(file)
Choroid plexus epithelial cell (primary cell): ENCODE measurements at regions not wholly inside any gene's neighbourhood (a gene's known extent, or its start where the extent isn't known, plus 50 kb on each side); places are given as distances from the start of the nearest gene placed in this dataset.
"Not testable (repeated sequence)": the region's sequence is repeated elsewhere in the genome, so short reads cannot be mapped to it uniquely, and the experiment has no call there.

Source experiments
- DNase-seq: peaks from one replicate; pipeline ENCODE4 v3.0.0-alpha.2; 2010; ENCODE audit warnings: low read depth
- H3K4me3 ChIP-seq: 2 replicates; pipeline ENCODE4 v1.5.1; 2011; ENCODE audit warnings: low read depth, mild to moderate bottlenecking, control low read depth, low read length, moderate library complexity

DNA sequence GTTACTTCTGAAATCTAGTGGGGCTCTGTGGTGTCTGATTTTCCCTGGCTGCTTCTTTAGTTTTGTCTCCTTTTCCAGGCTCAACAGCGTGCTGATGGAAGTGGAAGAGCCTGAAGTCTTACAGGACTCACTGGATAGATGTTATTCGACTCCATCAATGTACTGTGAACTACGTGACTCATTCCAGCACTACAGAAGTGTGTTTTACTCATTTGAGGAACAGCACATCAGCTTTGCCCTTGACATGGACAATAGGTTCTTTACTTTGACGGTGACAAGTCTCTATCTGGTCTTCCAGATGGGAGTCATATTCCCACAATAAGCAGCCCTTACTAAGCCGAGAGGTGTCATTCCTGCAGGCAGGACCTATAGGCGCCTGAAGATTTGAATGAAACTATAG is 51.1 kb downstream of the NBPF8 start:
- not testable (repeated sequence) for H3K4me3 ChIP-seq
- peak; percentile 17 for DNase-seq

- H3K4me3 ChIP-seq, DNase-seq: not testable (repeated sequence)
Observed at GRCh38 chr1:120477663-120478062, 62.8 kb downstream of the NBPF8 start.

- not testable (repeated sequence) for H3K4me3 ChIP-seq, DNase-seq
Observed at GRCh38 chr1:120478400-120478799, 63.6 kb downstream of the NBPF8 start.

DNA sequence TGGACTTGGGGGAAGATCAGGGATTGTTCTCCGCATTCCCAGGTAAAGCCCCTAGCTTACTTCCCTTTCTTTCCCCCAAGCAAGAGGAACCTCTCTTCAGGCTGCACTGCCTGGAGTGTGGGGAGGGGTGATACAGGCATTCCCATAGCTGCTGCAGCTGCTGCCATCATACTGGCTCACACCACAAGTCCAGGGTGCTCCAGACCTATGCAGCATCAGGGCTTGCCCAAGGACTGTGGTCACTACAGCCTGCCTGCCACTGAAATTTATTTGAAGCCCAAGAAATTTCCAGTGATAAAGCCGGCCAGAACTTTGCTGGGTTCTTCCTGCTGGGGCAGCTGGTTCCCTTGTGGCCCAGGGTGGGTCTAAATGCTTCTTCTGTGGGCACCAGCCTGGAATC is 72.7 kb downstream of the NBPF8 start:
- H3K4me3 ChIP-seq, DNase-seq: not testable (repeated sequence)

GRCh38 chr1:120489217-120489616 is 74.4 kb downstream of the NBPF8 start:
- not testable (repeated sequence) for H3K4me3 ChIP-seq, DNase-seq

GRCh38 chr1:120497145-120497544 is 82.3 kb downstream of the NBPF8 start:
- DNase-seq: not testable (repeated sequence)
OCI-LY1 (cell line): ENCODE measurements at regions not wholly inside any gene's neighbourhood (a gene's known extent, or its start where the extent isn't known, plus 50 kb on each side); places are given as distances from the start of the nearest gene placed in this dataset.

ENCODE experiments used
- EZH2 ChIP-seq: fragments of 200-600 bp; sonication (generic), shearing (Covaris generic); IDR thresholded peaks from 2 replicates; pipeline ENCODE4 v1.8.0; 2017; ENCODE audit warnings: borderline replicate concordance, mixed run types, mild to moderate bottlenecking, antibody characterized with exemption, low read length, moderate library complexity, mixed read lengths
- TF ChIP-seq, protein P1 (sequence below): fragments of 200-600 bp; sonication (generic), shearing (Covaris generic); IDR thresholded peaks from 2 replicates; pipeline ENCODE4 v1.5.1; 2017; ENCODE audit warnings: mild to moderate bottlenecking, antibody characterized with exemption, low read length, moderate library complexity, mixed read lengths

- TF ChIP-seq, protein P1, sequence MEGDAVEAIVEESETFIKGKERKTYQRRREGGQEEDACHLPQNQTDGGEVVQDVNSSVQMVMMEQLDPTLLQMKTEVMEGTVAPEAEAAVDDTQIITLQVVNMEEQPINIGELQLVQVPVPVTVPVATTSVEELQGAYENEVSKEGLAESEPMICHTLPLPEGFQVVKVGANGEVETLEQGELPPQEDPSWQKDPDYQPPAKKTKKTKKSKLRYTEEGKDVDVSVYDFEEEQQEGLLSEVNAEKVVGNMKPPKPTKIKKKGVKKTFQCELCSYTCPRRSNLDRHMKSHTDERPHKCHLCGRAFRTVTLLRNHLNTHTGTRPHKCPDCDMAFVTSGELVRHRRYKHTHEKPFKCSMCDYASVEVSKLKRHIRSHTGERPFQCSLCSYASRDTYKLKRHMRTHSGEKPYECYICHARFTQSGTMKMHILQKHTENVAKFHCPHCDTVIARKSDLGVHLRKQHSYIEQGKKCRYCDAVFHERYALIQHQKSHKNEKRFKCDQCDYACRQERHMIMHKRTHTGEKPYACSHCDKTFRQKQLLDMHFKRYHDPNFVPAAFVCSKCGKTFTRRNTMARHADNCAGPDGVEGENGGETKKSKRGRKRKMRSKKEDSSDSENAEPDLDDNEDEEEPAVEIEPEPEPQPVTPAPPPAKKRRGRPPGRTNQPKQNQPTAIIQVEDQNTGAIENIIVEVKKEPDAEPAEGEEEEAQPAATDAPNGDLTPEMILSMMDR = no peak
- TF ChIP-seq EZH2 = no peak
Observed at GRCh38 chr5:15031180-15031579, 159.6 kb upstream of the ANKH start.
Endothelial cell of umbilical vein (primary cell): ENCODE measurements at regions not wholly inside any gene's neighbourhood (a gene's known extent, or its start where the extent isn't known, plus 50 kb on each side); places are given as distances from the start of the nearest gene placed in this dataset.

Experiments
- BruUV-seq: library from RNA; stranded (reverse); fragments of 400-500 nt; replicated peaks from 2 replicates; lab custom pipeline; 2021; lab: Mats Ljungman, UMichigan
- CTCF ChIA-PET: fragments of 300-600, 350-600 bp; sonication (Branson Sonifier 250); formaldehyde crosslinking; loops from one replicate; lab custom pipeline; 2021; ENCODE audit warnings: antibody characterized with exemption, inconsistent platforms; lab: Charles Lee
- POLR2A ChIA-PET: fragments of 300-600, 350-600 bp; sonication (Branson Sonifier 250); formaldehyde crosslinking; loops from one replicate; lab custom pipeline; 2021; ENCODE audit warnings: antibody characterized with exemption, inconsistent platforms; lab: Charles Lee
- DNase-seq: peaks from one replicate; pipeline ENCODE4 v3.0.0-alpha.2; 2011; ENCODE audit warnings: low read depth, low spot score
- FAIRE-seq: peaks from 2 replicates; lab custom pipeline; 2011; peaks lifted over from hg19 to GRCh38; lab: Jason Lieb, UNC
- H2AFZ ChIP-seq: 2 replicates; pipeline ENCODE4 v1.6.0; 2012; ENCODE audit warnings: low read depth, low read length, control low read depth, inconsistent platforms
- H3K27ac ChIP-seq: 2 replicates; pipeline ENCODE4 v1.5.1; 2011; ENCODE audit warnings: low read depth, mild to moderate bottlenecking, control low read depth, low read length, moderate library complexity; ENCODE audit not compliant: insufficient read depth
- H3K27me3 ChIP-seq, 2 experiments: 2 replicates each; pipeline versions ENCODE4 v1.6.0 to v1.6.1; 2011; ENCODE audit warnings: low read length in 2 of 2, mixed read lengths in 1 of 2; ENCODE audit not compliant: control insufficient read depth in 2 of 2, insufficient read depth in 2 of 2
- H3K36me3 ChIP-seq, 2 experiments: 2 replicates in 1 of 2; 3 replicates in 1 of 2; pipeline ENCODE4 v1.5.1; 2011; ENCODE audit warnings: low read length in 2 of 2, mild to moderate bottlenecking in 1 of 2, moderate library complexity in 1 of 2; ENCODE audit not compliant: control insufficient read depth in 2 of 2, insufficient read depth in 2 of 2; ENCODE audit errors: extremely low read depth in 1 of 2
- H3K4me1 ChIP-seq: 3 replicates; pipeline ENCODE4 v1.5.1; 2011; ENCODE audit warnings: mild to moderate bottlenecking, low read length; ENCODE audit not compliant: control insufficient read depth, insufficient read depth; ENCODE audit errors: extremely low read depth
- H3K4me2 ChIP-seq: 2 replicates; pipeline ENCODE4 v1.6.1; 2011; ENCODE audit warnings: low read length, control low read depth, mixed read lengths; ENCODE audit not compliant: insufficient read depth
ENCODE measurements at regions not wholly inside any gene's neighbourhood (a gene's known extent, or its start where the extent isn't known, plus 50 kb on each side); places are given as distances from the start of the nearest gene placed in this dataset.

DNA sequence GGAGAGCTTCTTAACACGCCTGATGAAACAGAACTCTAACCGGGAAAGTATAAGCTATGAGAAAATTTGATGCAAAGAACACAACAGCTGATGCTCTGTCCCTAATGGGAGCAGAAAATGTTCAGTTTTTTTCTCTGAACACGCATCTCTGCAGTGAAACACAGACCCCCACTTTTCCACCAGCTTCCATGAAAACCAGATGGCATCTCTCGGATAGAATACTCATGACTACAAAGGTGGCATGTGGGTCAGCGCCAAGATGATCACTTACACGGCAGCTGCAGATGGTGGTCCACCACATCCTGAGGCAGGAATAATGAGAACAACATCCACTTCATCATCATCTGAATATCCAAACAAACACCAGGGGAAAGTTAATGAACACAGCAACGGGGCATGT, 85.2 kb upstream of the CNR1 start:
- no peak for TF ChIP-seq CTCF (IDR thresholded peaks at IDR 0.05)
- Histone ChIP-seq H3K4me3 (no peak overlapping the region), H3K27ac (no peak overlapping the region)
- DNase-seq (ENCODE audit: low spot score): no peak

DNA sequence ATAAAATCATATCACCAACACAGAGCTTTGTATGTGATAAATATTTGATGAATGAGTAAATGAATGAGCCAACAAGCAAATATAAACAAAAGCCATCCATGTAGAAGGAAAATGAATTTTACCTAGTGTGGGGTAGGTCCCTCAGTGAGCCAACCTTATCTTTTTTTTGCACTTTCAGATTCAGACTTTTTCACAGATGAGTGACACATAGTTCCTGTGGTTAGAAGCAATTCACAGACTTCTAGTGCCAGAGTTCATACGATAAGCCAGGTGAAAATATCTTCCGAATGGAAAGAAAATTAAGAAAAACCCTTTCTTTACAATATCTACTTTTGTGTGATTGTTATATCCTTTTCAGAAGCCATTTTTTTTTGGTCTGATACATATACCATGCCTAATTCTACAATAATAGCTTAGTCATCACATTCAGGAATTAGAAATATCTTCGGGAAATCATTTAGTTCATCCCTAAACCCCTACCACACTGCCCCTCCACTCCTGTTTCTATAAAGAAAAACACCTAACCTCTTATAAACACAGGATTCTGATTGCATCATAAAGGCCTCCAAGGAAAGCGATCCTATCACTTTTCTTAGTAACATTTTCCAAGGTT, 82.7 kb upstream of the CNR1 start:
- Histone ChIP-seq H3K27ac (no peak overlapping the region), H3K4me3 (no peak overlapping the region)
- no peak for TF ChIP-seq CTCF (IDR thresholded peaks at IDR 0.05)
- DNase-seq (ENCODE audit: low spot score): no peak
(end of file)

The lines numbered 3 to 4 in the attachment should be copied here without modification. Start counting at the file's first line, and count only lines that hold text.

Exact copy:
Source experiments
- DNase-seq: peaks from one replicate; pipeline ENCODE4 v3.0.0-alpha.2; 2010; ENCODE audit warnings: low read depth